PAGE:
By Bryan A. Jacobs, Managing Director, Jones Lang LaSalle
Many industries have reached an inflection point in the growth cycle, having recovered from the shock of the recession and now poised for growth. In the “new normal” economy, companies are managing growth more carefully than in past recoveries, taking care not to increase cost structures along with revenue.
Sourcing executives are responding to this challenge by adopting broader and more innovative uses of third-party services to purge excess costs without sacrificing performance. Corporate real estate and facility operations offer a rich vein of opportunity for cost realignment through strategic outsourcing.
Many sourcing organizations are actively using third parties to manage real estate services, and more are evaluating options, looking to understand capabilities and trends.
There are two primary reasons for the interest. Real Estate and Facilities Management (RE/FM) yields high-impact efficiencies because it represents not just one or a number, but dozens of line items of interrelated costs. Reducing those costs intelligently is a sophisticated task because it involves managing demand above and beyond just achieving lower unit costs. Proper systems and talent are needed to integrate cost reductions without impairing operational flexibility. When done well, an entirely new layer of consistent savings and best practices emerges.
Secondly, real estate activities dovetail with two other corporate functions that are commonly outsourced: information technology and human resources. Changes in workplace technology, employee recruitment and productivity affect—and are affected by--the physical environment where work takes place. An increasingly connected, mobile workforce needs a different kind of workplace. And this simple fact creates cost and operational performance opportunities that only an advanced strategic approach can fully capture.
Organizations outsource real estate facilities management for a number of strategic reasons:
• Operating cost reduction
• Risk management
• Market-leading expertise to deliver innovations and best practices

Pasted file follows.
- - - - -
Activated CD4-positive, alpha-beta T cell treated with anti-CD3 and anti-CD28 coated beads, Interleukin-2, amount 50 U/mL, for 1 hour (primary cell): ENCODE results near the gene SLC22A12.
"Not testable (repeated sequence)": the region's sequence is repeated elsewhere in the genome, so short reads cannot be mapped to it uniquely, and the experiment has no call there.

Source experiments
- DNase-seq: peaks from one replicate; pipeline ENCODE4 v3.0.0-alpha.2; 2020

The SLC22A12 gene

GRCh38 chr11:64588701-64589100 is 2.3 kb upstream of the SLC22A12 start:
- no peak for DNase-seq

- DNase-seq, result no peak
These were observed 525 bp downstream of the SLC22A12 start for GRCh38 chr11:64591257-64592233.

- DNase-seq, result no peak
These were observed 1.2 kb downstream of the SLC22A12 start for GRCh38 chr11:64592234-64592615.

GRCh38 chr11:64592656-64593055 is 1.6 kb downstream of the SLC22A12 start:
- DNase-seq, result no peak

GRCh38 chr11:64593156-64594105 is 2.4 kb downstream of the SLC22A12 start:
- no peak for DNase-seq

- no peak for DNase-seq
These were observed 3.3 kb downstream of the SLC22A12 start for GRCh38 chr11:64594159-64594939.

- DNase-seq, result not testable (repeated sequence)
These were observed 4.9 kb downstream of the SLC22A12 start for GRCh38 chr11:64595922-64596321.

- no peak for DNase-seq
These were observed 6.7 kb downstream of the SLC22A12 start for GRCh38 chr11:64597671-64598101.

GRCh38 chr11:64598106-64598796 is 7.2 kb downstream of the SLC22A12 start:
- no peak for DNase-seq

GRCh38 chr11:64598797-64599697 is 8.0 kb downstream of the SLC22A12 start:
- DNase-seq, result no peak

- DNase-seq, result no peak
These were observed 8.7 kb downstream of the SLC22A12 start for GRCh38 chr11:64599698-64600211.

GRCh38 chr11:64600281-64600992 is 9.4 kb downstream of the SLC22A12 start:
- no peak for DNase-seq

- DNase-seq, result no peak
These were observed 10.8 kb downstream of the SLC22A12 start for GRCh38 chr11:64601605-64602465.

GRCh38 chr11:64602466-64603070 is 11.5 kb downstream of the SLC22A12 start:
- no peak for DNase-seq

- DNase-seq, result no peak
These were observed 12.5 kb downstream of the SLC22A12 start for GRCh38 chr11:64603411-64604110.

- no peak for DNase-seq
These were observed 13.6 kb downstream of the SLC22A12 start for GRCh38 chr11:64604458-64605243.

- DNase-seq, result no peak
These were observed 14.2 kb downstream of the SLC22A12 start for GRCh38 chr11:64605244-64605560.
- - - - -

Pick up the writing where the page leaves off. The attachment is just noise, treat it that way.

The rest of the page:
• Technology and systems to ensure superior information control, metrics and reporting
Outsourcing enables the internal RE/FM team and its leadership to focus on strategic objectives and relationship management rather than the daily urgencies of tactical, low-value operational management. Moving the focus of corporate real estate management from execution to higher value-added strategic functions is the first step in restaging an organization and is the basis for a graduated value curve by which to assess the four fundamental types of outsourcing models.
• Out-tasking – a baseline model of out-tasking or bundled services allows cost efficiency, but lacks the ability to generate organizational leverage, shift risk or drive innovation.
• Functional outsourcing - removes non-core functions to achieve value without changing business processes. The source organization retains its operational focus and controls, but lacks flexibility.
• Partial integration – boundaries between the source and provider are more porous with technology and talent flow-through. Resources are maximized, risk is mitigated and innovation is enhanced.
• Full integration – delivers the greatest benefits using networked partnerships to sustain value creation through continuous business change and cost re-engineering.
Simply stated, value grows from retaining core attributes (leadership, strategy and planning, customer relationships, and outcome management) and pushing away non-core functionality (administration, project activities and tasks, facility management, specialized skills and tactical management). In a challenging economic environment like the one faced today, focusing on the core strategic functions in an organization is more important than ever.
One common operating model keeps the leadership in-house and close, but empowers a qualified partner to become accountable for operational delivery. After the operations have been shifted to a service provider, there are five key areas for cost savings.
• New labor model – collapses management and right-sizes staffing
• Sourcing and service levels – leveraging multi-market and global service and bundling agreements
• Workflow management – efficient deployment of labor, technology and centralization
• Operations management – adaptive, mobile and certified engineering
• Energy management – reducing energy demand and carbon footprint
Truly innovative sourcing organizations structure complex, integrated RE/FM outsourcing arrangements to manage bundled costs, streamline processes and share accountability, consistently reducing costs while remaining fluid enough to adapt to changes in business conditions.